In the year 1917, Coomaraswamy was invited by the Boston Museum of
Fine Arts to. Work as a research Director of Indian, Persian and Moslem arts. This marked
a turningpoint in his life.
He could not refuse the call of America. His wife too was agreeable. He left for
America with his family. In Boston they were happy. Coomaraswamy had his hands full and
his work was rewarding.
There he met Sister Niveditha. She was Irish. Her former name was Miss Margaret E.
Noble. She became a disciple of Swamy Vivekananda. She was deeply influenced by the
personality of the heroic sanyasi. She embraced Hinduism and was named Sister Niveditha.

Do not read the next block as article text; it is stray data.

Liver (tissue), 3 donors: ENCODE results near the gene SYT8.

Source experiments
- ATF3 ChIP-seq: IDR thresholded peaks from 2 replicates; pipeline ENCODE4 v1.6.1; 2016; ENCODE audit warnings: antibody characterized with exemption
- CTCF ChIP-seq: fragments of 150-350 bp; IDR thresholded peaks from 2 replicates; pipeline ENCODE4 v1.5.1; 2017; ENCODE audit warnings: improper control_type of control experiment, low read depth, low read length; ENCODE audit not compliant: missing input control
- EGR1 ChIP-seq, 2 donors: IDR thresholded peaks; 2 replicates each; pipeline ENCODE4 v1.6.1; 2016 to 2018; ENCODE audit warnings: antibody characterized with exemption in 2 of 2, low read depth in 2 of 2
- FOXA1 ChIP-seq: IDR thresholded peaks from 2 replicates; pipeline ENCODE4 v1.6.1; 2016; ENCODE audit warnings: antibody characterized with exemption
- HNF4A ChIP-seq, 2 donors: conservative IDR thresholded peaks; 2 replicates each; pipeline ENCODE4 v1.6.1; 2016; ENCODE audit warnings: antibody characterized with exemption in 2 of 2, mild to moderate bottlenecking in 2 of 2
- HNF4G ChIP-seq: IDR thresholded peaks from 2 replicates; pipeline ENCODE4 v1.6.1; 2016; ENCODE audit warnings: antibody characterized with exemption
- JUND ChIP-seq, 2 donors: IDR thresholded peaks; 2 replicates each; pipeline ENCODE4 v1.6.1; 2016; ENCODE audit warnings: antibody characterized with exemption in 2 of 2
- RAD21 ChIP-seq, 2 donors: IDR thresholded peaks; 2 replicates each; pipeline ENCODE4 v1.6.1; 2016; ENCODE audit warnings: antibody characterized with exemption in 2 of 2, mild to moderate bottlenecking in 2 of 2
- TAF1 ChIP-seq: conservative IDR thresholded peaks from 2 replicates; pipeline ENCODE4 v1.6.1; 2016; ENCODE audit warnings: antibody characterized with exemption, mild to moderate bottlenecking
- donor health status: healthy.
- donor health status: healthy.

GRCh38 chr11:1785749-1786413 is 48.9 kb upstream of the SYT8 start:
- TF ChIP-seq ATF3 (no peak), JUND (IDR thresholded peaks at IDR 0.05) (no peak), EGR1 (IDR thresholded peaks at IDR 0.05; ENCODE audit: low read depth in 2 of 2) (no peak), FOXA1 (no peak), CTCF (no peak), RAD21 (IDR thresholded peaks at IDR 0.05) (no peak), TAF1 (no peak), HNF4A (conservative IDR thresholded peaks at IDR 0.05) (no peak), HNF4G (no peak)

Ananda Coomaraswamy worked with her and brought out the book 'Myths of the Hindus and
Even in America Coomaraswamy continued his Indian way of life. He performed the worship
of Shanmukha everyday ceremonially. His forehead was always adorned with sandal paste and
a Kumkum mark. He wore a turban on his head instead of a cap even though he wore Western
clothes. His turban became well known in Boston.
Recognizing the worth of his work in the Boston Museum, the government appointed him